Following this session, I have a half-hour slot before the next session. This is the moment I can have a coffee, check my emails, write notes, talk to colleagues and prepare for the next session. There is never enough time to squeeze everything in – writing notes is usually the job that gets postponed. A care coordinator pops in to talk about one of her clients, wondering if psychological therapy would help this person. I make space for a brief consultation. As I listen to the details of the case, I fleetingly remember how I used to want to do therapy with everybody and could rarely see a reason for excluding anyone. Through experience I have developed more discernment, and in this case my sense is that the client, who has experienced a great deal of upheaval in their circumstances, could perhaps do with more help at the moment with their living situation before engaging in therapy. However, their particular crisis situation has possibly had an impact on the care coordinator, who may have got caught up in the client’s anxiety. I validate the feelings and share them, and we think together about what might be the next steps for this client. My sense is that the care coordinator also feels emotionally supported by having been listened to.

Midday. The next session is a joint assessment session with our trainee. The client experiences distressing voices, has a background of neglect in childhood and experienced drug-induced psychosis as a teenager. He recently attended an Understanding Distressing Experiences group and now feels ready to take things further with one-to-one work. I leave a large part of the assessment to the trainee, as she needs to get more experience with assessments but make notes for us to share afterwards, including which books and papers she might want to draw on for her formulation.

Following this session I have a lunch break scheduled. This usually means I have a soup or a sandwich at my desk while I reply to emails, write notes and book new appointments. I share an office with a senior clinical psychologist with whom I get on really well. We talk about the waiting list and who will next have a free slot. Clients tend to be referred to psychology by their care coordinators and psychiatrists. We ask them to discuss the referrals with us first and then ask the client to complete a two-page form so we get a sense of what this is about for them and how engaged they might be. We read a couple of such forms, getting a picture of the clients’ presentations and talk about whether they could be seen by a trainee or assistant, as they both have spaces for new clients.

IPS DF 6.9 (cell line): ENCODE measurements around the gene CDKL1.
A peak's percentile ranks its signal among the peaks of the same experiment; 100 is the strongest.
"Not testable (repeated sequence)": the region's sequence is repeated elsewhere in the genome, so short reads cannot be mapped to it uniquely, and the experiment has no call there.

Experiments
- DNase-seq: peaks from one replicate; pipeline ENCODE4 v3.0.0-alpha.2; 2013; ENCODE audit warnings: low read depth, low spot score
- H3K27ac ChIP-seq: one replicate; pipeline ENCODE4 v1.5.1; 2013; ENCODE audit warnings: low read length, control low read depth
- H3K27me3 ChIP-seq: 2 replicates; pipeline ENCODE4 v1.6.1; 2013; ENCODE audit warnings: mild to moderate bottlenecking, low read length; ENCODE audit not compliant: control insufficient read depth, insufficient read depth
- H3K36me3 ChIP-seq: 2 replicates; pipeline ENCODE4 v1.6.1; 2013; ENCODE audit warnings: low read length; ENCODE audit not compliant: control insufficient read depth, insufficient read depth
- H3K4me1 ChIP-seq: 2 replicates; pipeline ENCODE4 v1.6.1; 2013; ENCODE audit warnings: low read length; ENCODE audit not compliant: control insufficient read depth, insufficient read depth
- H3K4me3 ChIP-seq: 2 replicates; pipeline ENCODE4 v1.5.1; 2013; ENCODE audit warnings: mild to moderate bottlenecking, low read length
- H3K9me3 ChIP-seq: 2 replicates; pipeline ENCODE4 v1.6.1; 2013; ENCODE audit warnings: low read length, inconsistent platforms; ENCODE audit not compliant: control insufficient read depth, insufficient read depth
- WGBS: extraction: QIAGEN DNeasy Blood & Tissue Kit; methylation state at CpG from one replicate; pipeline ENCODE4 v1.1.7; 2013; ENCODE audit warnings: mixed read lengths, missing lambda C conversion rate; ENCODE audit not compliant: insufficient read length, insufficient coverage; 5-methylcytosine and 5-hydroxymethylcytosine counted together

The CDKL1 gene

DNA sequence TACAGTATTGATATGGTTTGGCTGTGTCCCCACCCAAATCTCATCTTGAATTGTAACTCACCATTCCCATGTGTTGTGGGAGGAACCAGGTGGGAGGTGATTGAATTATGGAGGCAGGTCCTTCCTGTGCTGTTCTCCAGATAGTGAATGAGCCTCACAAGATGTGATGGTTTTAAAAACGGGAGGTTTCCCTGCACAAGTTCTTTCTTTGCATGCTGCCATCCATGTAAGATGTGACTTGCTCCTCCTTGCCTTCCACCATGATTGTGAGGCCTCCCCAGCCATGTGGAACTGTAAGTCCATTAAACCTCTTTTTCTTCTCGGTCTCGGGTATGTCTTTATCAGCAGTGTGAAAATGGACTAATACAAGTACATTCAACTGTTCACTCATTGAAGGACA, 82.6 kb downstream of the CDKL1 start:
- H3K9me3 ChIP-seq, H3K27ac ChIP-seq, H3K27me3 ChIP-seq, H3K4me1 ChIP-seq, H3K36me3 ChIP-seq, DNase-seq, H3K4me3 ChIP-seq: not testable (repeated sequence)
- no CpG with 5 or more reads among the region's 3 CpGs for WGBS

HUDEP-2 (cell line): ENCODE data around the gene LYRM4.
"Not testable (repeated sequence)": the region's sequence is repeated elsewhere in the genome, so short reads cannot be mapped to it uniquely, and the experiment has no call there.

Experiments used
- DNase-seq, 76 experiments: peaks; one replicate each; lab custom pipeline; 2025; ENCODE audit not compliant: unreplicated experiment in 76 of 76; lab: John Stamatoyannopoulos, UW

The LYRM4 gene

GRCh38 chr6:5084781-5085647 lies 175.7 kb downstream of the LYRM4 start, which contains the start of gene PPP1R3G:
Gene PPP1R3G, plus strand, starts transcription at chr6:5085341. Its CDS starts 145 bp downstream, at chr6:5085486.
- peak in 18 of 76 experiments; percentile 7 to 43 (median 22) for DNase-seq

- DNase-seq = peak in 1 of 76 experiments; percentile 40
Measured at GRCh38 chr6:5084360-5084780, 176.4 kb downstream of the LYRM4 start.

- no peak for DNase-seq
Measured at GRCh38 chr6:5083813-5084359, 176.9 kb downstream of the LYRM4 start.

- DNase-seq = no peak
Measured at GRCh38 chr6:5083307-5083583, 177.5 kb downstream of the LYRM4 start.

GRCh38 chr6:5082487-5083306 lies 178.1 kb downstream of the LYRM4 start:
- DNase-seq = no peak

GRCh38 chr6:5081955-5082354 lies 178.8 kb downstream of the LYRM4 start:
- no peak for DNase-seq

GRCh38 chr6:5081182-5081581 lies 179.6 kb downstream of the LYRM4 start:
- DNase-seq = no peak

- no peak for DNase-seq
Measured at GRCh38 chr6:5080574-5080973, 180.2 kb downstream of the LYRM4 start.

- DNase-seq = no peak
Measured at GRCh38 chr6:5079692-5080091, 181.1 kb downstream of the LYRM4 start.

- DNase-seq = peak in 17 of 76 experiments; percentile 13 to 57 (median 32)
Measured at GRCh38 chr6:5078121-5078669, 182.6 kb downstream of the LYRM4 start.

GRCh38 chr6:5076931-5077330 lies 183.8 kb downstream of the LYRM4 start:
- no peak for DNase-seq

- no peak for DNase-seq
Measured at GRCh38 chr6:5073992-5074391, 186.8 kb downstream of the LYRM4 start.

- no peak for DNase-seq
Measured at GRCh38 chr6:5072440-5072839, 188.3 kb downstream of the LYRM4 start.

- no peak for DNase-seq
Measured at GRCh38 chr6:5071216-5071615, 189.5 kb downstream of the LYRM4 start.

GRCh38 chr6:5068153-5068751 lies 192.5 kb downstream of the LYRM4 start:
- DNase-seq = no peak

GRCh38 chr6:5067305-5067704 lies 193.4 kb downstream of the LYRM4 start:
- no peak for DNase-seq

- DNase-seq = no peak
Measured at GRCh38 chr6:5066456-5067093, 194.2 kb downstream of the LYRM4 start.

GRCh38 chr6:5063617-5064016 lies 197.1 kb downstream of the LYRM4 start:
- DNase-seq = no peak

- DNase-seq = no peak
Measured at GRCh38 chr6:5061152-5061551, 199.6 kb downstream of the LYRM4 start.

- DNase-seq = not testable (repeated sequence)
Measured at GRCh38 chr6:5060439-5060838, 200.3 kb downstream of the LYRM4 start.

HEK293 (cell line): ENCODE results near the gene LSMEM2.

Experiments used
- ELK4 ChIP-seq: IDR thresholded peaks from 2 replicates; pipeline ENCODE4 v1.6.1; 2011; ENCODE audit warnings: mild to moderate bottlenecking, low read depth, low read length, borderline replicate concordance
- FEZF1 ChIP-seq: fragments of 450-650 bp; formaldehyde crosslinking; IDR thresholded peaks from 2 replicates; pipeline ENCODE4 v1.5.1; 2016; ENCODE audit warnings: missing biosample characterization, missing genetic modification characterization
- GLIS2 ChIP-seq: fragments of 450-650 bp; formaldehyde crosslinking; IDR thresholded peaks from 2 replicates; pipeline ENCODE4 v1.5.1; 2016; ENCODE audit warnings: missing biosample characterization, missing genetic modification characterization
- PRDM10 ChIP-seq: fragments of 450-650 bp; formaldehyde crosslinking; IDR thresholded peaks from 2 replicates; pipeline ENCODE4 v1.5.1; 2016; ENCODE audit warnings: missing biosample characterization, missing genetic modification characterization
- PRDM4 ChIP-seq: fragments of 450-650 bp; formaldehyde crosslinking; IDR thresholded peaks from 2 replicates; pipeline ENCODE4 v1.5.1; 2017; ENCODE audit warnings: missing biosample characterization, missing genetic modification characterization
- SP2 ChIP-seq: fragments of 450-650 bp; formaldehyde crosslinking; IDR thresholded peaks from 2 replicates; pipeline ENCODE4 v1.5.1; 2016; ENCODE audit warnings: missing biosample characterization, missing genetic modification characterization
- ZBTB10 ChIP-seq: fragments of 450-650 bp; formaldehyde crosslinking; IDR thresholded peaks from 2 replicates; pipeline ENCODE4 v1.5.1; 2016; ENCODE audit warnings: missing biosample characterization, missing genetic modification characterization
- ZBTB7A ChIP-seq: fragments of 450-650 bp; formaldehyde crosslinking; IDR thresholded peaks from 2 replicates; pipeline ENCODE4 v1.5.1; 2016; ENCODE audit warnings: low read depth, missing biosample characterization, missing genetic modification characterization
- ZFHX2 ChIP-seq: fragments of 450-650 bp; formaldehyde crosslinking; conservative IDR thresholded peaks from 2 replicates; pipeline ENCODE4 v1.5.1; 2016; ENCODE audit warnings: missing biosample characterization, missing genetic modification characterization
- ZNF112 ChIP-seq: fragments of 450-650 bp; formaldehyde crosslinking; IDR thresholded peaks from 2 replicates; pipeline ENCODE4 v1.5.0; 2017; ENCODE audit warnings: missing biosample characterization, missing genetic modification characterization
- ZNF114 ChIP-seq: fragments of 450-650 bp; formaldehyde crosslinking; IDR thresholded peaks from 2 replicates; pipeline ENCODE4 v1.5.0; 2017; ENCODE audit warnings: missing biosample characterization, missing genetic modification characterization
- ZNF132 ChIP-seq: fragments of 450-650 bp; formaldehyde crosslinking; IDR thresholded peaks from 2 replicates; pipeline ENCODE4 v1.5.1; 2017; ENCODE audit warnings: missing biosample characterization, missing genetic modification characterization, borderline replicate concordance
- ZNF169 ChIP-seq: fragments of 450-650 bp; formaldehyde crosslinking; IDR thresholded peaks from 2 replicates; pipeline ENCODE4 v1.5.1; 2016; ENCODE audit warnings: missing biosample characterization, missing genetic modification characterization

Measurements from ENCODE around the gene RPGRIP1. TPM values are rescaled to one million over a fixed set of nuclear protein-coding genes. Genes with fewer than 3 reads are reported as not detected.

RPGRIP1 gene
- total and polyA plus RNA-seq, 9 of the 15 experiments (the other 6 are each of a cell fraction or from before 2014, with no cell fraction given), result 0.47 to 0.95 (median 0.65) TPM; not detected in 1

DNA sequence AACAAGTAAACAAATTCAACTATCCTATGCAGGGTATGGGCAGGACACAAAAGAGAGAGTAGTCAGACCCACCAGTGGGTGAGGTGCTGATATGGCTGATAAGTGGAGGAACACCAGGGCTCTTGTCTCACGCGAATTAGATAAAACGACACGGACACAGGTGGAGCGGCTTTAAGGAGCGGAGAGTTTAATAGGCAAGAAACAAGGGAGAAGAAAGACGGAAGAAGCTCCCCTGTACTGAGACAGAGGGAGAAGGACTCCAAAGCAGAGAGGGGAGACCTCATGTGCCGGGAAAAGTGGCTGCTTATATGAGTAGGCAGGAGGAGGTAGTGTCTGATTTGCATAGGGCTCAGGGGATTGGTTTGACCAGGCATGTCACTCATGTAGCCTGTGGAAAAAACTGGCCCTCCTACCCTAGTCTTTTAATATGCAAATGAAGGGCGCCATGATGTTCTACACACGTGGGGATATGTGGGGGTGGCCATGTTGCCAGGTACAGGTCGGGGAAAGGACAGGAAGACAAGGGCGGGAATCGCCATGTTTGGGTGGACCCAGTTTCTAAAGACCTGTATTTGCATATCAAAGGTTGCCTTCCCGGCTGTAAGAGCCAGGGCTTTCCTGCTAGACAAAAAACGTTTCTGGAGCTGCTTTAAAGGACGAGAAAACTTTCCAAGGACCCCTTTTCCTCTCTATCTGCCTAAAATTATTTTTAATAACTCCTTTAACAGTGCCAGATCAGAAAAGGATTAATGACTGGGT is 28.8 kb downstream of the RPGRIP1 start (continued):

The phone rings, and I receive a call from Children’s Services. I had to report child abuse to them earlier in the week, as a client told me that she had been witnessing child abuse in her family. I always feel a bit anxious when I have to deal with other authorities, but I also know that I am doing the right thing, and I am glad that services are responsive to the alert. I pop next door to let our manager know they are on the case. We talk briefly about another client, who has been calling him to complain about various things. Although the complaining is sometimes part of this client’s coping mechanisms, we still need to take them seriously and respond accordingly. I observe to myself that I can draw on the pluralistic repertoire of counselling psychology here. There is not just one truth: the client has a complaint that can be taken at face value and responded to in a person-centred way but that doesn’t preclude that we can also think about it psychodynamically and possibly explore further in our sessions what motivates the complaining (if the client is ready for this) or behaviourally (if working in a third-wave CBT way) to understand the function of the complaining for the client.